Day 309: Kande Beach

Tues. 18th June 2013

Lake MalawiGuess what? Another 5:30am alarm as we have another long driving day today, crossing into Malawi and up to Kande Beach for two nights. This 9 day trip always was going to involve a lot of driving as we are using it to get from Zambia to Tanzania (about 3,000km and two border crossings), whilst catching some of the scenery and local life on the way. Malawi was on my wish list and this trip passes through it albeit in four days but hopefully we will get a flavour of Lake Malawi as well as the country.

Zambian stallWhilst Dave was involved in washing up breakfast I battled with the internet to see if it was any better than last night. I managed to download my emails, catch up on Facebook but the webpages refused to load so I have no idea if there is any new news in the world. We were soon on our way as we are all used to the morning routine and we efficiently get all packed up.

Too basic facilitiesFirst stop today is the border crossing from Zambia to Malawi which was quite quick as we are also now used to completing the usual questions on the exit and entry forms which are all very similar. The chilly air did mean there was a call for a toilet stop and, given the quality of the facilities at the border, we hoped for a nearby nature stop. As Malawi is one of the most densely populated of the African countries we were advised we may prefer to use the ones at the border rather than have an audience in the bush. Of all the toilets we have seen on our travels these take the award for being the worst. There was just a hole not much bigger than a letter box in the middle of a small room and no basin or paper. Is this an indication of Malawi? Enough on toilets (but I do have a collection of photos of facilities ranging from the basic to the bizarreā€¦..).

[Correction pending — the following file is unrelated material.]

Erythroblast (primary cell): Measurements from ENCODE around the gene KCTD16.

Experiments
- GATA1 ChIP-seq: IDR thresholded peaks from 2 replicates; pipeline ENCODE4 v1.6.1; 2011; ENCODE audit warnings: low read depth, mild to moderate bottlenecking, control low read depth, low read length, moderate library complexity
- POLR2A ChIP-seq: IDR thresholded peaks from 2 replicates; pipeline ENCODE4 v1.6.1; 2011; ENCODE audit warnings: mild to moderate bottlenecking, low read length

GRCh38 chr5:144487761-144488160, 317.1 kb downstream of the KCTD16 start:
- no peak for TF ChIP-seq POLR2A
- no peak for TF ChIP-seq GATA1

Bike anyone?Malawi is much busier than Zambia, in that there is a constant stream of people walking along the road as well as many bicycles mostly fully laden. There are many mud huts along the side of the road and every few kilometres are rows of stalls made of bricks or wood, or even just a mat on the ground with the wares laid out. They sell everything from tomatoes to coffins, phone credit to bicycles.

Should I apply to work here?We stopped in a small town to pick up some provisions and the shops are more basic than Zambia. The supermarket shelves were poorly stocked, but some found there was local booze to buy. As soon as we stopped there was a group of school children by the truck door, just watching us to see what we were doing. I spotted this sign but do not think I will be seeing if they have any vacancies. The road is not that wide and sometimes it is necessary to put two wheels onto the dirt verge to pass vehicles going the other way.

Lunch timeIt is lunchtime before we reached the national park which runs most of the way up Malawi. Much to the amusement of the locals we stop just before the entrance and unload a big table and our pasta salad, cold meats and cheese for lunch. The locals soon come over selling bananas for a ridiculously small charge and are grateful for our leftovers. Once fed we enter the park but the only animals we see are baboons. The tarmac ends at the park gate and the rutted dirt track passes through the quite dense forests.

Typical Malawan sceneryAfter about 50km we catch glimpses of Lake Malawi, which is sometimes called Calendar Lake as it is about 52 miles wide and 365 miles long. After passing through Nkhotakota we turn north parallel to the lake until we reach Kande Beach at about 4pm, which will be our home for the next two nights. We take the option of upgrading to an ensuite room for $40 per night. It is pretty basic but it is good to have more space than in the tent. Even better, there is no early start and climbing into Sabie tomorrow. Luxury!

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